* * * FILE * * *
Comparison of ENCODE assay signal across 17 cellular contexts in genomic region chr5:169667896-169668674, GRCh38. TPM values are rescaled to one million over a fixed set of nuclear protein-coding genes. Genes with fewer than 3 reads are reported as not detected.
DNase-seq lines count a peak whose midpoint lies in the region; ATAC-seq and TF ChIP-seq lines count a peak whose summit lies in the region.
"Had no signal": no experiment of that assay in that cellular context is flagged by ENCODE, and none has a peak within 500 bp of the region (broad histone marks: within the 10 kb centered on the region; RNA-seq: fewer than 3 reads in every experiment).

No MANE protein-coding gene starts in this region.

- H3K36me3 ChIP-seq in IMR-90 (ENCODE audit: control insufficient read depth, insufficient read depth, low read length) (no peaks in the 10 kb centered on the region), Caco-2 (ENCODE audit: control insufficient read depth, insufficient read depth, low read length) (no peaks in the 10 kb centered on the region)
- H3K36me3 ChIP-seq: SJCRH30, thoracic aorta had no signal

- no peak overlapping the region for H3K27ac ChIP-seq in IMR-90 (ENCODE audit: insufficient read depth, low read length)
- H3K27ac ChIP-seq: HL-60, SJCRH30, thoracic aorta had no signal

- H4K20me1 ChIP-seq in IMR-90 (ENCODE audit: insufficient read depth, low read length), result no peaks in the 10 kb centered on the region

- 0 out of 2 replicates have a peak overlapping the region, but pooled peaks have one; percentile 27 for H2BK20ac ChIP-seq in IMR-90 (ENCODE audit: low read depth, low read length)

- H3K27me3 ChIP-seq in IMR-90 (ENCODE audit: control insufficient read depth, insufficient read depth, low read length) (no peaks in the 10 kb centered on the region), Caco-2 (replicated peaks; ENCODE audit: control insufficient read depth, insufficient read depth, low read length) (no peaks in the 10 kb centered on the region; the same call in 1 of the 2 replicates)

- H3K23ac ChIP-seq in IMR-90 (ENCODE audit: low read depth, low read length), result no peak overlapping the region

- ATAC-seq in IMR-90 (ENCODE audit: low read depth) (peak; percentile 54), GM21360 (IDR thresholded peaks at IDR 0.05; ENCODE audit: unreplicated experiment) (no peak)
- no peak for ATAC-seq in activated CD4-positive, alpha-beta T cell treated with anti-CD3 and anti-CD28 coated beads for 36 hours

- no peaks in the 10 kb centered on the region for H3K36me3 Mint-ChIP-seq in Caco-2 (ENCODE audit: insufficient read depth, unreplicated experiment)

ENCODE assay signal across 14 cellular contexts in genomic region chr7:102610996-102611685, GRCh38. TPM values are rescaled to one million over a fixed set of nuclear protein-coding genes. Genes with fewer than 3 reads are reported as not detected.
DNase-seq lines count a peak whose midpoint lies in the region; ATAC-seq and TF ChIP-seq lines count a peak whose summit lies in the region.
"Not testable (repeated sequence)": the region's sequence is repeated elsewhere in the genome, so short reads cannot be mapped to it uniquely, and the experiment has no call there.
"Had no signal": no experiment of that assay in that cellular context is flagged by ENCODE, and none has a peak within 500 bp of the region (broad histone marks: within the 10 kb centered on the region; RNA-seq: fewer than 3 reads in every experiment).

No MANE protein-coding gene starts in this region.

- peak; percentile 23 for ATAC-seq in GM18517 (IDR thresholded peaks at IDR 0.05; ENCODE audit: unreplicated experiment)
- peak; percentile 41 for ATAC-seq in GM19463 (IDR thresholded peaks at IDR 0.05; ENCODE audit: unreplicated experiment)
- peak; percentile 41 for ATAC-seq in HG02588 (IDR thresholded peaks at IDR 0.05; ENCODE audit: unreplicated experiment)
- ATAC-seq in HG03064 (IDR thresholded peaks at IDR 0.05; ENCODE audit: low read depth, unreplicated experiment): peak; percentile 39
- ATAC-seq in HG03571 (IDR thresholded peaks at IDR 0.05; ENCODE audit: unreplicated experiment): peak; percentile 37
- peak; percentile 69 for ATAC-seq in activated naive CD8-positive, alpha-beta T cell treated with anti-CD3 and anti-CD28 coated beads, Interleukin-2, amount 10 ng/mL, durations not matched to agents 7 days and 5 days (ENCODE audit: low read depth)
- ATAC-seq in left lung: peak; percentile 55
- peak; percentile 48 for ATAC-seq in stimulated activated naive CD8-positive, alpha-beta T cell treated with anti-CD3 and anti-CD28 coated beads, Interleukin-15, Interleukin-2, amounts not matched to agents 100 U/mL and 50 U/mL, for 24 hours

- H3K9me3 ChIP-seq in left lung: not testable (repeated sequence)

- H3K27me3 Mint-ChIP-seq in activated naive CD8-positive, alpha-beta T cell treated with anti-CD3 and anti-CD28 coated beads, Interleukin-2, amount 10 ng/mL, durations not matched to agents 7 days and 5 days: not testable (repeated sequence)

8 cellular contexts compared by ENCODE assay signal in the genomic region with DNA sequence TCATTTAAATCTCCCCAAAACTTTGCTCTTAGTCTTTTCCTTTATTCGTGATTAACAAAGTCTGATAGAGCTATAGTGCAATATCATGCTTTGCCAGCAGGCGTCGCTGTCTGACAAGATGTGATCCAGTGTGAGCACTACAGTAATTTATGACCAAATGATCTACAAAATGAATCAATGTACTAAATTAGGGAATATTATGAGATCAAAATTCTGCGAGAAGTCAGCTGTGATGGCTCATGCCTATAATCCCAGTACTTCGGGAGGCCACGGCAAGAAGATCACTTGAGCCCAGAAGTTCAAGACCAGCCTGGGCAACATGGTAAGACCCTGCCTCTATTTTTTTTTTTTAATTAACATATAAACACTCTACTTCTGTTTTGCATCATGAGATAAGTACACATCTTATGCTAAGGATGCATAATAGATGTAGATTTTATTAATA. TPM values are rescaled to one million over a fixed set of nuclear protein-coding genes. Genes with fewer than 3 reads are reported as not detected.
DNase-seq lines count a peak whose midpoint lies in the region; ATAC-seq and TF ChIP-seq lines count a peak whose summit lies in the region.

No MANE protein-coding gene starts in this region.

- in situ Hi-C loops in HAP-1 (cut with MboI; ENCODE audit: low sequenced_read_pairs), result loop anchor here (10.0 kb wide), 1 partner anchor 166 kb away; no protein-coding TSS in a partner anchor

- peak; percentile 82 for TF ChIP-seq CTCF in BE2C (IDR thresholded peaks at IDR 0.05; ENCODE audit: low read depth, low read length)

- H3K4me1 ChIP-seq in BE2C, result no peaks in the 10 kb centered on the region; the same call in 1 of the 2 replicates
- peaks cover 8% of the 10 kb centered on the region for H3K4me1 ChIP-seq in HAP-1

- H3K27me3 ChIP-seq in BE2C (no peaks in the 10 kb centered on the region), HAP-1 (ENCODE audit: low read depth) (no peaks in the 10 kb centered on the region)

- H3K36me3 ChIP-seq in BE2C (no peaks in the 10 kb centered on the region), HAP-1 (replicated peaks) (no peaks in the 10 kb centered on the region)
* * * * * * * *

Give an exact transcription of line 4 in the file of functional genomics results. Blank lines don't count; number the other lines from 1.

No MANE protein-coding gene starts in this region.